Monday, October 15, 2012


"How the United States became a superpower of the left," explained by The American Conservative's Martin Sieff — From Kennan to Trotsky. The author begins:
    Russia and China today both enjoy the same grand-strategic advantage against the United States that the United States enjoyed through the 44 years of the Cold War.

    The Soviet Union was then the superpower of the left, as the left had been globally understood since the French Revolution. It was the state committed to the promotion of revolutionary change across the world.

    The United States, by contrast, was the superpower of the right. It was committed to the maintenance of stability and continuity in government systems around the world.

    The United States won the Cold War. The craving for stability, peace, and continuity among governments and populations alike proved infinitely stronger than the fleeting flashes of revolutionary fervor. The Soviet Union eventually became physically exhausted and globally isolated by its ideological commitment to revolutionary change.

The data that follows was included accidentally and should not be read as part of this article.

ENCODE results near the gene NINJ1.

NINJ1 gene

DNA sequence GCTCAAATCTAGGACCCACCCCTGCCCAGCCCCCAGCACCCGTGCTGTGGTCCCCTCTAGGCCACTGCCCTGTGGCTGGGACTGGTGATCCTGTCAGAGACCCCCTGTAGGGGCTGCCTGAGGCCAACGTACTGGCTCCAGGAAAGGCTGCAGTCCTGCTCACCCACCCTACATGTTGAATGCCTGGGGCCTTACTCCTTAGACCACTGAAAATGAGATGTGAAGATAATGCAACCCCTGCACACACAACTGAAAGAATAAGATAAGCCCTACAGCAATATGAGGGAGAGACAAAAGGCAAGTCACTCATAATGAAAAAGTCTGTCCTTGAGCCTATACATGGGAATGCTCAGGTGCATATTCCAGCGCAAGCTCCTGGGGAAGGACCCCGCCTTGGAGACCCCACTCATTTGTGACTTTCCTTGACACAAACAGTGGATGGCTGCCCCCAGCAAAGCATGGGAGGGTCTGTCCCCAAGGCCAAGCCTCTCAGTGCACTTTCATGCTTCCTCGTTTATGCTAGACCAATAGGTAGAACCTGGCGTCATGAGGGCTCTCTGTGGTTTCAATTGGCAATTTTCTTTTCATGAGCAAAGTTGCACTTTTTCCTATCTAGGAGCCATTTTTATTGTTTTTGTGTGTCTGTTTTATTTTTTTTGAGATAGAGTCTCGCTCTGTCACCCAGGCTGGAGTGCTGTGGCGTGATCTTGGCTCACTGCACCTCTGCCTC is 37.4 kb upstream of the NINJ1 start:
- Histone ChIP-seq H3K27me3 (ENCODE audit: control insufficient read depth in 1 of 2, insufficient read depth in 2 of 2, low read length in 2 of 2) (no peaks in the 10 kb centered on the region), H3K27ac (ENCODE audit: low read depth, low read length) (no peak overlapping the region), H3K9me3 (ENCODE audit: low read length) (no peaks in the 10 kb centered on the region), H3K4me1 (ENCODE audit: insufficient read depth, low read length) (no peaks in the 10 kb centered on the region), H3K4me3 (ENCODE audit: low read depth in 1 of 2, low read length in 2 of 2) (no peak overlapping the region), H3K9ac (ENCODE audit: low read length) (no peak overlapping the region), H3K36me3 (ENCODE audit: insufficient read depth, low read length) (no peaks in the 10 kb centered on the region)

Today, however, the roles of the two great powers have been reversed. Since the advent of Madeleine Albright as secretary of state in 1997, the United States has become increasingly ideologically committed to the spreading of “instant powdered democracy” in every nation of the world, as defined and approved by the United States. Russia and China have become the main “conservative” or “right-wing” powers committed to preserving the status quo.

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Blogger Steve Hayes said...

"Left" and "Right" are skunked words nowadays -- they can mean anything or nothing. During the Cold War period the US went around the world eagerly establishing or propping up dictatorships in other countries. I'm not sure that much has changed.

October 17, 2012 at 12:53 AM  

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